Palm Beach County using MacArthur grant to fights recidivism rates
Delray Beach man arrested for 23rd time
7:20 PM, Dec 16, 2016
10:08 PM, Dec 16, 2016
DELRAY BEACH, Fla. - A Delray Beach man is back behind bars after his 23rd arrest. Oscar Rowell now faces burglary and theft charges.
Detectives arrested the 58-year-old last week for breaking into a home and stealing a woman’s purse.
Because of all his arrests, Rowell has spent more than 20 years living in jails to prisons.
Judge Jeff Colbath oversees Palm Beach County’s criminal court. He admitted recidivism exists. But he called Rowell an extreme example.
“We set about trying to figure out how we can put systems in place so we can make it easier for these people when they get it out,” he explained.
Colbath said Palm Beach County is ahead of the curve on helping convicts stay on the straight and narrow after incarceration. Offenders from the county can voluntarily participate in a transition program in the county as their jail or prison term ends.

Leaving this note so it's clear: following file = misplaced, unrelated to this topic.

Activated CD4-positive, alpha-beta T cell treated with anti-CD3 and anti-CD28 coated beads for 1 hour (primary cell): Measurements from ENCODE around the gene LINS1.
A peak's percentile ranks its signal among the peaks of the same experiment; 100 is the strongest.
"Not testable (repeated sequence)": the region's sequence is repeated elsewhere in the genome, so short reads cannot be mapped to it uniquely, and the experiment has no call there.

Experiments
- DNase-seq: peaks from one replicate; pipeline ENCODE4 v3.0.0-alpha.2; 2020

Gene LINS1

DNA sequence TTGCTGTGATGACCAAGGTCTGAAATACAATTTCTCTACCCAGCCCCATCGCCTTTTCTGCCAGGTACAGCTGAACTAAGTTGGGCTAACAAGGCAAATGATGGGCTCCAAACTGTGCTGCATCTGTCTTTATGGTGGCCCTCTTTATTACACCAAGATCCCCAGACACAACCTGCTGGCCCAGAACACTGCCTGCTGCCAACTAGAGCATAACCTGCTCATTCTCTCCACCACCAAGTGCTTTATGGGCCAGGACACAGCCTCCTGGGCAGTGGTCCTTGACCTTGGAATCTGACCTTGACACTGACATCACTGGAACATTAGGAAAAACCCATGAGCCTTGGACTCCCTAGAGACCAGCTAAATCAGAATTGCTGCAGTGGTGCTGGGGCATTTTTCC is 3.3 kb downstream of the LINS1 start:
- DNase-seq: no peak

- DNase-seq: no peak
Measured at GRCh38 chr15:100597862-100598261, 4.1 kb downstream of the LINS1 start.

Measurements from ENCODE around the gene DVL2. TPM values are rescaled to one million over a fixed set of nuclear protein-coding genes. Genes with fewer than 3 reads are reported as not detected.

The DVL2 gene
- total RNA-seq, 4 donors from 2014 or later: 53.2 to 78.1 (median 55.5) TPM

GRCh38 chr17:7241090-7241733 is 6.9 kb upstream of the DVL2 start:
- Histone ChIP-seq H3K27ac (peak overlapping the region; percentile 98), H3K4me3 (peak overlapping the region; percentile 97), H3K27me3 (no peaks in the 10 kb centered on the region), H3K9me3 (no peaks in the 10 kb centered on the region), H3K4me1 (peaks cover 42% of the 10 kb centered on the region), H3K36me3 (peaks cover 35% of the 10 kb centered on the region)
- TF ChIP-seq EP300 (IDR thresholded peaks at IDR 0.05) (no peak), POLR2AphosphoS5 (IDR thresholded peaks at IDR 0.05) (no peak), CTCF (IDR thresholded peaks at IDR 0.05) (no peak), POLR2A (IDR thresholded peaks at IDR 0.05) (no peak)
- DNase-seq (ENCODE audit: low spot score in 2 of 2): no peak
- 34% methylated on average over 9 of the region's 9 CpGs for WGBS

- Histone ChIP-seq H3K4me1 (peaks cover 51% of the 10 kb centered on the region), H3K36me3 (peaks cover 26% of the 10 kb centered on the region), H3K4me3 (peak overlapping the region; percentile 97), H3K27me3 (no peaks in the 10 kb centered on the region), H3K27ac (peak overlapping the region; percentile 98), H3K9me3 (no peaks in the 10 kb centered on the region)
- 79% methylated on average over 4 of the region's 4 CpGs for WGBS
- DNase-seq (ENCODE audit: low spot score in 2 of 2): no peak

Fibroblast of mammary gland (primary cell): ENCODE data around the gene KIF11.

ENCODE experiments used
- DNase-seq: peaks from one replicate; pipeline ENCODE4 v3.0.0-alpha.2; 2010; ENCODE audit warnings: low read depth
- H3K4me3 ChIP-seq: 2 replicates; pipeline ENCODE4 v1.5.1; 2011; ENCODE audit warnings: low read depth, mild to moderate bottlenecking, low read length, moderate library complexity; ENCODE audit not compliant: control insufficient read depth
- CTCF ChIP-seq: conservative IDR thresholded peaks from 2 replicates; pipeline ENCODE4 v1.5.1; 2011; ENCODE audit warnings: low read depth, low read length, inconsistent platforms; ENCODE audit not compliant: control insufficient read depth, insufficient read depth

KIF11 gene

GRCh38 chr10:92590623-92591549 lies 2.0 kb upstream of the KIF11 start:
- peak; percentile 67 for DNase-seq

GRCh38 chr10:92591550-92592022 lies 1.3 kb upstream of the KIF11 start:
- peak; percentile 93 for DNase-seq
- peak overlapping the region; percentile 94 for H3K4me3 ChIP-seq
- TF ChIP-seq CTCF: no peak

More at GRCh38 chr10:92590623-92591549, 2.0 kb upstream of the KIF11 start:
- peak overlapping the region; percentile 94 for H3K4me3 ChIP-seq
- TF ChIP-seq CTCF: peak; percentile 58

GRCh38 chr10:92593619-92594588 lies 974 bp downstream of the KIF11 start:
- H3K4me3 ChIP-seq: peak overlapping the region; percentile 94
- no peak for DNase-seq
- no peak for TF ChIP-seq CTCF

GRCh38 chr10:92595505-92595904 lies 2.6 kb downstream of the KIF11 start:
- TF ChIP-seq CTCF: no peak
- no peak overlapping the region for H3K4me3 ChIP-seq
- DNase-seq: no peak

The program connects inmates with social services, helps them hone job skills, and creates an individual plan for reintegrating into society.
The results show a drastic drop in the number of convicts who reoffend. According to county statistics, of the offenders who leave the jail, 51 percent are rearrested. But if an offender participates in the transition - or reentry - program, only 21 percent find themselves back behind bars.
The numbers of similar for felons released from prison. 68 percent of the released inmates end up behind bars if they don’t participate in the program. But of the inmates who participate in the reentry program before leaving prison, only 21 percent re-offend.
“At the risk of being a bad host, we don’t want them to come back,” Colbath said.
Right now, Palm Beach County is one of 20 jurisdictions receiving funding through the MacArthur Foundation Safety and Justice Challenge. The first stage of the program is to study better ways to treat repeat offenders.
“The buzz phrase is we no longer want to be tougher on crime, we want to be smarter on crime,” Colbath said.
A smarter approach could save another victim and keep an offender from falling back behind bars.